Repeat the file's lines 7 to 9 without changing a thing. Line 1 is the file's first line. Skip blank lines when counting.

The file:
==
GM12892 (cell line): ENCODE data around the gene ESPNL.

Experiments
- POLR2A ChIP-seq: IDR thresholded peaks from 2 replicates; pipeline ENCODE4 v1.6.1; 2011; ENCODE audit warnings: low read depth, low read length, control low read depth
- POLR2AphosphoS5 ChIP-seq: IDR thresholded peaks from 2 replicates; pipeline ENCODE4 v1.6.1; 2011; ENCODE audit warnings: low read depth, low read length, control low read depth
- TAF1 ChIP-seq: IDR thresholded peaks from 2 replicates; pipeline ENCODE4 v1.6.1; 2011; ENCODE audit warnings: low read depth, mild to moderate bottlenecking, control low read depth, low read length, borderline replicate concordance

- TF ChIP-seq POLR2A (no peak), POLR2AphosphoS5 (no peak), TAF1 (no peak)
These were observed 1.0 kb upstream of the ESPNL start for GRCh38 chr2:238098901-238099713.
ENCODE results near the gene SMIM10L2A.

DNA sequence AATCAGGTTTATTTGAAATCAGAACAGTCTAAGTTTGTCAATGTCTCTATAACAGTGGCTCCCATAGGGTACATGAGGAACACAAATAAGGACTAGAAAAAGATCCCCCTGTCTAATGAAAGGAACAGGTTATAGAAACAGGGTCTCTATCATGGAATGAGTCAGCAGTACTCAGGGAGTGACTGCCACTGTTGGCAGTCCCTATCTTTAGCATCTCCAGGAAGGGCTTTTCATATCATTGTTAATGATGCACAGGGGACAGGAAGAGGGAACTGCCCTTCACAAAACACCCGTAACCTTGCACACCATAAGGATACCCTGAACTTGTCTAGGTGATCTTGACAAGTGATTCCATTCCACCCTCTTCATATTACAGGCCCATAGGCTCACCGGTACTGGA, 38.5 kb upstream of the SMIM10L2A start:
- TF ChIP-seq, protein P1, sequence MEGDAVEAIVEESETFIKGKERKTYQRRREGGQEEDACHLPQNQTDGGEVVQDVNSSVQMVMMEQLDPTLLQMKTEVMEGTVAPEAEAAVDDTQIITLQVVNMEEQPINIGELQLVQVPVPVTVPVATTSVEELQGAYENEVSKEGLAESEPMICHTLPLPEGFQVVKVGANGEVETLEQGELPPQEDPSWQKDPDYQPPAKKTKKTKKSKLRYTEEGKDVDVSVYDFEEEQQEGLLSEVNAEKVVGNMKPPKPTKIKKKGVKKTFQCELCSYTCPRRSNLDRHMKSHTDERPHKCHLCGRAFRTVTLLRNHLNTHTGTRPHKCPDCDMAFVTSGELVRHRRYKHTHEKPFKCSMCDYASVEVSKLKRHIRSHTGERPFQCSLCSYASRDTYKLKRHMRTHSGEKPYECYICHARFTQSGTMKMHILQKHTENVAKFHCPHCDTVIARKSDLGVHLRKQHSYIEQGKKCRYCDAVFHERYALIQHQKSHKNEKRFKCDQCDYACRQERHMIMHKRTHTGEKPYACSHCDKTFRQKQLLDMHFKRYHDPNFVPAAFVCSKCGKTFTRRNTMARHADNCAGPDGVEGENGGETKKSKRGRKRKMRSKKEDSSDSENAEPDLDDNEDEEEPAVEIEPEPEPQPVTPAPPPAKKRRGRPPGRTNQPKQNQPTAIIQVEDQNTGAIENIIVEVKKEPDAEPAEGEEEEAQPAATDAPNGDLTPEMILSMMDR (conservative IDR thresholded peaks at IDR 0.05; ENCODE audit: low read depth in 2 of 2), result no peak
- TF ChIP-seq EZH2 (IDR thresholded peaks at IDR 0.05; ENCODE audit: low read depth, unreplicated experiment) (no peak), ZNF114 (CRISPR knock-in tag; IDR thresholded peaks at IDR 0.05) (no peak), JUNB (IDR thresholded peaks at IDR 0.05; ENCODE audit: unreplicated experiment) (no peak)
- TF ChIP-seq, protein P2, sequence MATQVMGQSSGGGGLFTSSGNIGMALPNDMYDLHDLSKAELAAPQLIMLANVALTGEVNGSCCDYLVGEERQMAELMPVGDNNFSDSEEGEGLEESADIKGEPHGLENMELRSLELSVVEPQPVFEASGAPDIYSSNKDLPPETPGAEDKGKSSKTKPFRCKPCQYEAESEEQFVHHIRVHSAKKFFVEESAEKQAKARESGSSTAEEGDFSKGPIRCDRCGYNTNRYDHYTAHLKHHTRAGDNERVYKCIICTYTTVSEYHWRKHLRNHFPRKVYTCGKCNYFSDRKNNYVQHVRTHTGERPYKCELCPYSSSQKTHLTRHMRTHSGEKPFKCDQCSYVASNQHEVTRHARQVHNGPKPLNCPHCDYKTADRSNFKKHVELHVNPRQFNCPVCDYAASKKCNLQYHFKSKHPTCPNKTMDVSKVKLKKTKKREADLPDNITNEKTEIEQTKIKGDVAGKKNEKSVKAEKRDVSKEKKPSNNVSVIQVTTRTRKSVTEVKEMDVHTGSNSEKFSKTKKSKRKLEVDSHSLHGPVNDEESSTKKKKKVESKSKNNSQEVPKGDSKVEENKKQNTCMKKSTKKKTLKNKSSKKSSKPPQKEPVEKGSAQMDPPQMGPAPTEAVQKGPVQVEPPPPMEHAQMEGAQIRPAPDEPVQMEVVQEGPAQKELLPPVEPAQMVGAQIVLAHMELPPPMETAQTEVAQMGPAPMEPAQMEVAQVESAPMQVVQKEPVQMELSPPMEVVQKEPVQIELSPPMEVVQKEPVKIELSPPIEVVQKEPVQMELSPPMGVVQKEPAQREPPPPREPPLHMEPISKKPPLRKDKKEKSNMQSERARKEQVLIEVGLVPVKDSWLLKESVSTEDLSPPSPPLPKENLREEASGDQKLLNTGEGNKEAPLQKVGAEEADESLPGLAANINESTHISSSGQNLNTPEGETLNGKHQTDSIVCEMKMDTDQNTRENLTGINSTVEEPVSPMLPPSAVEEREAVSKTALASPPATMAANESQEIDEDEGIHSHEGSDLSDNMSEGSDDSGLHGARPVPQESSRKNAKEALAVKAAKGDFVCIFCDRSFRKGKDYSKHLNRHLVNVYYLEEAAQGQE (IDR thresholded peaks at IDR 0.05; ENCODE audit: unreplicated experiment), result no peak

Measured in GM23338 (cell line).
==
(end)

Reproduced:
These were observed 1.0 kb upstream of the ESPNL start for GRCh38 chr2:238098901-238099713.
ENCODE results near the gene SMIM10L2A.

DNA sequence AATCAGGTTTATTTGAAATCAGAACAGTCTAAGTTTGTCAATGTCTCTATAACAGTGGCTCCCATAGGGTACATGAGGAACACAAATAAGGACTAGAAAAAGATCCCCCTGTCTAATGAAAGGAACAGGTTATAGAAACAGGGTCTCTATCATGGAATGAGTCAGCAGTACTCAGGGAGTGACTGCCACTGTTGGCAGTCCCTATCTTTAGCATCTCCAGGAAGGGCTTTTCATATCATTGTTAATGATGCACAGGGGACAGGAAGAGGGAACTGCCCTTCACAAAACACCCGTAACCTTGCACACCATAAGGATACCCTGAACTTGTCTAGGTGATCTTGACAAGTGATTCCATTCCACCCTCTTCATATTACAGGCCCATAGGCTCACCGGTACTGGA, 38.5 kb upstream of the SMIM10L2A start: